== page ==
Although Cleveland was of age to serve in the American Civil War, he paid a Polish immigrant to serve in his place.
This was a legal thing that someone could do if they had the money to do so.
Cleveland, at that time, had established himself as a lawyer and had even started his own firm.
However, he had his sights on higher ideals.
As someone who saw himself as a watchdog rather than someone who initiated things, he brought a different kind of role to the presidency.
He tended to react to things as they happened instead of implementing new ideas or new laws.
Although this gained some support among Republicans, he’d eventually struggle with his second term.
During his second term, the economy faced a depression.
He focused all his energy on the Treasury rather than businesses or farmers.
He struggled to jumpstart the economy and, as a result, lost much of his support.
He wouldn’t run for another term and none of his former supporters suggested his name either.
Cleveland didn’t serve in the military since he paid someone else to do it for him.
7. William Howard Taft
Although a few battles and wars were going on during Taft’s life, he never served in the military either.
Taft struggled as a president because the country was unsure which direction it wanted to go.
The president before him, Theodore Roosevelt, had introduced several progressive laws.
This created a party within Congress devoted to progress.
The other side was more conservative and wanted to limit the powers of the government.
Taft found himself struggling to appease both sides although he did pass laws that both sides would have appreciated.
Taft tended to see himself as a lawyer rather than a politician, and it was what he preferred.
He had wanted to join the Supreme Court, initially, but his wife had encouraged him to seek an even higher goal.
Taft didn’t particularly enjoy his presidency and felt he found his calling as Chief of Justice during President Warren Harding’s presidency.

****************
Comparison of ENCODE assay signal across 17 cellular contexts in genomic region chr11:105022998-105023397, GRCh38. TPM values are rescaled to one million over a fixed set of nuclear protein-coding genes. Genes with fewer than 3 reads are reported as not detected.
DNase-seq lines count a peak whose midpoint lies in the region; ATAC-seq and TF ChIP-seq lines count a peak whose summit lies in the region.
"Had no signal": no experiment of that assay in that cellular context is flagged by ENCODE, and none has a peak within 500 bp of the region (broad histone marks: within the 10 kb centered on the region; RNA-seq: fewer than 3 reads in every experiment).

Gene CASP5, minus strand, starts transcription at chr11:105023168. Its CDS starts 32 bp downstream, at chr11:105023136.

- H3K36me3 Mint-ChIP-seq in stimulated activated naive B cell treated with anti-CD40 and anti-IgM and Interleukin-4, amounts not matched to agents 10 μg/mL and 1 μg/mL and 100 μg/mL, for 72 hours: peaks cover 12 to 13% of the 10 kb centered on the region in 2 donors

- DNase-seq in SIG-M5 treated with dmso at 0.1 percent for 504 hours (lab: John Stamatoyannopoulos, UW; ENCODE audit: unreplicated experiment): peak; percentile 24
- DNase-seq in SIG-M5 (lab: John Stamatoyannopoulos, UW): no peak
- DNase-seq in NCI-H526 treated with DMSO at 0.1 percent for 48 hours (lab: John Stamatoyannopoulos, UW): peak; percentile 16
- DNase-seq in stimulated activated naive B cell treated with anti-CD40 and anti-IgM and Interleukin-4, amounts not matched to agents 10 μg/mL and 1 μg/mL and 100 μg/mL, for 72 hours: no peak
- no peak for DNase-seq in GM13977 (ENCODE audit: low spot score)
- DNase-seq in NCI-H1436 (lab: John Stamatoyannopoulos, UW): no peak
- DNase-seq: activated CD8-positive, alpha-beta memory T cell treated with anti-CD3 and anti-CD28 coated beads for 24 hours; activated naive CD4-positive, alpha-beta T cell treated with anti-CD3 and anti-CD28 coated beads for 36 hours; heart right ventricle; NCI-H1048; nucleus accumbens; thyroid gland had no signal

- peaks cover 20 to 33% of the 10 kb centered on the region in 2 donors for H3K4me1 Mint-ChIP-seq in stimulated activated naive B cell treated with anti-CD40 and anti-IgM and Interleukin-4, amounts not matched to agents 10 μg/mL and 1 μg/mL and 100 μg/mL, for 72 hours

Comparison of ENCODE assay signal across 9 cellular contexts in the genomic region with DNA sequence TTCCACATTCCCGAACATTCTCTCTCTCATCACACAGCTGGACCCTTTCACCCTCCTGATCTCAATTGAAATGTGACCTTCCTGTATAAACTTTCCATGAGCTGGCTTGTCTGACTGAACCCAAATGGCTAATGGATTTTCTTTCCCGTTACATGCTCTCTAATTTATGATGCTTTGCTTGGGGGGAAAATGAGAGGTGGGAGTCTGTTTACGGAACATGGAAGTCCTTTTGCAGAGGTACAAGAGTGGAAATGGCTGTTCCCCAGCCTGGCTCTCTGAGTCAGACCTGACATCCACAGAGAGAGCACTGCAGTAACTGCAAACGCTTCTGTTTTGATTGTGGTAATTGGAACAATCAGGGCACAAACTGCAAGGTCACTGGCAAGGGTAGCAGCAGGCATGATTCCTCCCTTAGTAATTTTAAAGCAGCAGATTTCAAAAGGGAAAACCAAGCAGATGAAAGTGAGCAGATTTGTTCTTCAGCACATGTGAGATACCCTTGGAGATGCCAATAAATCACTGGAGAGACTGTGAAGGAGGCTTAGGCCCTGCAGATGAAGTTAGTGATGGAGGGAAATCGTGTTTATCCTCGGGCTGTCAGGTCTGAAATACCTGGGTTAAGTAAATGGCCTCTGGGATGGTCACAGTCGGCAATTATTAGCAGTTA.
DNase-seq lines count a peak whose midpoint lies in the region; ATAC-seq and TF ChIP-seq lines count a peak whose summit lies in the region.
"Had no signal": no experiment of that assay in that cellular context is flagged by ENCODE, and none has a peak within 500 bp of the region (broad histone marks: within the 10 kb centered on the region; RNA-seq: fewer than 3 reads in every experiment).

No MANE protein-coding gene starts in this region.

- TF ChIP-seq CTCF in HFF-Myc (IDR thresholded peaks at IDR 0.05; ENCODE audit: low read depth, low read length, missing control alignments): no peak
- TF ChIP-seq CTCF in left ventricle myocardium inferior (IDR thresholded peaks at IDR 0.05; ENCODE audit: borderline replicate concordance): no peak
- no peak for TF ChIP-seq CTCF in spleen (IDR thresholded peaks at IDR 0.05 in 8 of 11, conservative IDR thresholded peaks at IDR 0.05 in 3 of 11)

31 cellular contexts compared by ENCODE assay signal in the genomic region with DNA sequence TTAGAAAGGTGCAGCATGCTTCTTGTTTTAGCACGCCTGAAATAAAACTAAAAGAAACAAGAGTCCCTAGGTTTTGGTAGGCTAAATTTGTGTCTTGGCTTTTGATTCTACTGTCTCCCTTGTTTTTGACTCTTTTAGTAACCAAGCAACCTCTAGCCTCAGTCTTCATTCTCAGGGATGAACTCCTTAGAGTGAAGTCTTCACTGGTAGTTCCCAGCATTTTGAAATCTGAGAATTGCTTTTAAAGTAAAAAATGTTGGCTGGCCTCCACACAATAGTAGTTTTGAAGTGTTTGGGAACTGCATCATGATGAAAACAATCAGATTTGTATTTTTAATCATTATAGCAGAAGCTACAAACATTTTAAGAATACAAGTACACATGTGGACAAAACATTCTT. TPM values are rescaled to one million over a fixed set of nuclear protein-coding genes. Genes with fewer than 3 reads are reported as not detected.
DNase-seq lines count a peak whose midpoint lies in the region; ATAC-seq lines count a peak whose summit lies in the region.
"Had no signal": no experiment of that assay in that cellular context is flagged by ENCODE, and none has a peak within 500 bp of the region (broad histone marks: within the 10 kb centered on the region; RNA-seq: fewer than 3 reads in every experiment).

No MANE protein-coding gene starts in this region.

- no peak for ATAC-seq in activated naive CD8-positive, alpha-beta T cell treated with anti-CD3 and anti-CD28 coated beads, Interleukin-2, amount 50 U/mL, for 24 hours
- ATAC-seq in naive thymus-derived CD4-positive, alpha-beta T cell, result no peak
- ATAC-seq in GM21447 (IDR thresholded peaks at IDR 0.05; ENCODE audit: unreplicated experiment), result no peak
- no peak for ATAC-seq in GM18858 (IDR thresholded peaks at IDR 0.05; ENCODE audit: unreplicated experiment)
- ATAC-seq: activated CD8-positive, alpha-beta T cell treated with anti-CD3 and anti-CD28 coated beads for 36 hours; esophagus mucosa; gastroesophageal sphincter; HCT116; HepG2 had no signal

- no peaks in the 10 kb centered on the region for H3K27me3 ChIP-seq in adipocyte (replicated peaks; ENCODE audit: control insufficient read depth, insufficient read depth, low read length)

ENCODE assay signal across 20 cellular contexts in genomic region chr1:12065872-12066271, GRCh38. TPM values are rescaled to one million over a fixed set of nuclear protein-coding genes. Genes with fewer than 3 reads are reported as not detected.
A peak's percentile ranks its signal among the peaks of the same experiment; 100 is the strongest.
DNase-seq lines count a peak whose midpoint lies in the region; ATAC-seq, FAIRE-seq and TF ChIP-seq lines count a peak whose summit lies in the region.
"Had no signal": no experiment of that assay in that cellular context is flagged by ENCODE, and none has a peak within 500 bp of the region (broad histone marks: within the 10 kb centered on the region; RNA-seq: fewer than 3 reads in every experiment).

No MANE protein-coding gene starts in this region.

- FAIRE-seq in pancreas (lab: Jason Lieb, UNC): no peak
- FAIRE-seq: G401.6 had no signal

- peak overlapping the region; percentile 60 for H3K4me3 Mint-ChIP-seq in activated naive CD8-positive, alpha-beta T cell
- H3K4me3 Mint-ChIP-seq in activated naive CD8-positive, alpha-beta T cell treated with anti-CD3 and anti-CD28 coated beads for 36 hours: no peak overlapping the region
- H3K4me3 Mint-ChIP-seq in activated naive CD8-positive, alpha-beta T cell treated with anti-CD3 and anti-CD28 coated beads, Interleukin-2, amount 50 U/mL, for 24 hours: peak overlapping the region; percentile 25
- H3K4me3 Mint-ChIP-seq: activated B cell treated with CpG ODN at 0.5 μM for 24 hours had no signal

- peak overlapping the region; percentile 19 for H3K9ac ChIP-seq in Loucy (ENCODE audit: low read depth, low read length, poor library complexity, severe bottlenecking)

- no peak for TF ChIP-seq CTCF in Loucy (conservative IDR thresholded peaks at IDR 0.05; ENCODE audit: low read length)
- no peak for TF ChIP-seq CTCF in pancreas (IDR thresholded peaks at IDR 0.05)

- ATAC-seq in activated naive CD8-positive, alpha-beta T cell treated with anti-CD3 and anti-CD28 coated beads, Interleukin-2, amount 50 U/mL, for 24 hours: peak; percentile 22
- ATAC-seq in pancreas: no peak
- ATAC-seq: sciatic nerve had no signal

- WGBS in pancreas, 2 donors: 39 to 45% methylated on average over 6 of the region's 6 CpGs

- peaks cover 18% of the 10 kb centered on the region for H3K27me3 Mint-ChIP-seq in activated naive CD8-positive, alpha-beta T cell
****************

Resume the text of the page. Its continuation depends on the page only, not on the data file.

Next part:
8. Woodrow Wilson
Another famous progressive president was Woodrow Wilson.
He was a young boy during the Civil War and saw its effect on the people and the soldiers.
That experience stayed with him as he pursued academics.
Although he primarily worked as a teacher and professor, he eventually caught the eye of the Republican party.
They believed that he might be an ideal conservative party member and supported him to be the Governor of New Jersey.
Wilson surprised them by running on a progressive platform instead.
He received a high number of electoral votes and became the governor.
Eventually, he’d make his way to the White House when World War I was beginning.
He decided that the United States would play a neutral role.
Many supported this decision.
Instead, he focused his attention on progressive ideals like making child labor illegal and restricting the number of hours that railroad workers could work to eight.
These changes had support among progressives, but the conservatives didn’t like them.
Still, he had enough support to gain another term as president.
This time, however, he said that the United States could no longer be neutral in World War I.
It was their duty to safeguard democracy.
While he’d serve as Commander-in-Chief during World War I, Wilson never served in the military himself.
9. Warren G. Harding
Following Woodrow Wilson and World War I, Harding wanted to return the country to a sense of normality.
Despite being alive during World War I, Harding was likely considered too old to serve.
His presidency saw a return to conservatism after many progressive steps had taken place during the war.
He removed many of the powers that Wilson had established during the war.
He also removed many of the restrictions on banks and cut taxes.
His administration was also fraught with scandal.
Many members of his administration took advantage of their positions to make more money in their businesses.
Before the public became aware of the scandal, Harding died of a heart attack in the third year of his presidency.
10. Calvin Coolidge
Following Harding’s death, his vice president, Calvin Coolidge, became the new president.
He was another conservative who wanted to limit the power of the government as much as possible.
Part of that was by refusing to aid farmers who experienced droughts.
Like Harding, Coolidge also did not serve in the military.
Instead, he stayed home while other soldiers fought in the war and spent time climbing the political ladder.
He also supported isolation from foreign policy.
When the scandals from the Harding administration came to light, Coolidge also had to spend a lot of time and effort repairing the reputation of the president in the eyes of the American people.
11. Herbert Hoover